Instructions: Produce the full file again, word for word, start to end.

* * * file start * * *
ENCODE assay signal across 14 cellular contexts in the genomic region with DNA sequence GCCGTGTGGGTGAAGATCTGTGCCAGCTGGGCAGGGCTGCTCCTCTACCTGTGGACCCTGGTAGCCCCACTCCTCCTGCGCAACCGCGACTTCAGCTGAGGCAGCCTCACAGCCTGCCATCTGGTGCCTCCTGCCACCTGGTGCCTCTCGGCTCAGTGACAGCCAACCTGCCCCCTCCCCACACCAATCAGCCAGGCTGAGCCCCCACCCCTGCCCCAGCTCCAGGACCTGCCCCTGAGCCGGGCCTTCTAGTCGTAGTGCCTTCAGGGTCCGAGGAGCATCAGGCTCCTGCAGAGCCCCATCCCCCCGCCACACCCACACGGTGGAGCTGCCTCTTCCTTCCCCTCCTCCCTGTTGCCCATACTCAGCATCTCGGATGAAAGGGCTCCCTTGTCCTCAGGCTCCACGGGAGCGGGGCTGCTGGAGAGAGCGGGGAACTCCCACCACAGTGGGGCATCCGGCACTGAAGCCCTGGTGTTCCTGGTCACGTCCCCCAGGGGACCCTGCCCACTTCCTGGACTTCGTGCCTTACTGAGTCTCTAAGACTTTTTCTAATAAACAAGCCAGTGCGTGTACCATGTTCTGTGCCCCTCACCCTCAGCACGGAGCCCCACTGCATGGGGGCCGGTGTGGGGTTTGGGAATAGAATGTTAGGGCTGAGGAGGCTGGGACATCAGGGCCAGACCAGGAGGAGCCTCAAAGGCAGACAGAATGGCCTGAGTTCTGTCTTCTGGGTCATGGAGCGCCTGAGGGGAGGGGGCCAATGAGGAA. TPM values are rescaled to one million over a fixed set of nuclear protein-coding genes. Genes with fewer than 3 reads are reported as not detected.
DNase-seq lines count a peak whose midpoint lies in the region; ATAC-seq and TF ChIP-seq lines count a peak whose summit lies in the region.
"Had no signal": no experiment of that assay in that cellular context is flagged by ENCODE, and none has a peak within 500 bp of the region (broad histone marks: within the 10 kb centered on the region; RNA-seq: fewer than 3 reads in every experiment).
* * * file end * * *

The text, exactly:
ENCODE assay signal across 14 cellular contexts in the genomic region with DNA sequence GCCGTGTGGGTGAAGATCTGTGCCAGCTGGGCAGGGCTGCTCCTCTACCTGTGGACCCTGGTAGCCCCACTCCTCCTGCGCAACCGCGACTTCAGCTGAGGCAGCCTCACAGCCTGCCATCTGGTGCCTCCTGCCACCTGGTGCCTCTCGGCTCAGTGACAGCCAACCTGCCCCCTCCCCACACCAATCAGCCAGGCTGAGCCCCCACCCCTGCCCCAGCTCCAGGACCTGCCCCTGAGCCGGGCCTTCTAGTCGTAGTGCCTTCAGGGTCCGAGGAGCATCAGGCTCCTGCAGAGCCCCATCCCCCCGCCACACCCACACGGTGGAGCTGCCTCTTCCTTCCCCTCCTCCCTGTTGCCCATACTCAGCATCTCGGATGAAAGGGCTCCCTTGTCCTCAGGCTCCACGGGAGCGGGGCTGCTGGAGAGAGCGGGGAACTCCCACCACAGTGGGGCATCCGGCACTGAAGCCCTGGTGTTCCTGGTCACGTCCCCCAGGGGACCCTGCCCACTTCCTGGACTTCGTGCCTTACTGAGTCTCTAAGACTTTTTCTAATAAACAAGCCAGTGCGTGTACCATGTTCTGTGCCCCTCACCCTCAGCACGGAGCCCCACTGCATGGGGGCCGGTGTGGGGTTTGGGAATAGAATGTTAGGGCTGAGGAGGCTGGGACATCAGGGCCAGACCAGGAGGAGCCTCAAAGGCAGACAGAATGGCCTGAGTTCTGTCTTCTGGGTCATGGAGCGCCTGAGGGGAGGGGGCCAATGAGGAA. TPM values are rescaled to one million over a fixed set of nuclear protein-coding genes. Genes with fewer than 3 reads are reported as not detected.
DNase-seq lines count a peak whose midpoint lies in the region; ATAC-seq and TF ChIP-seq lines count a peak whose summit lies in the region.
"Had no signal": no experiment of that assay in that cellular context is flagged by ENCODE, and none has a peak within 500 bp of the region (broad histone marks: within the 10 kb centered on the region; RNA-seq: fewer than 3 reads in every experiment).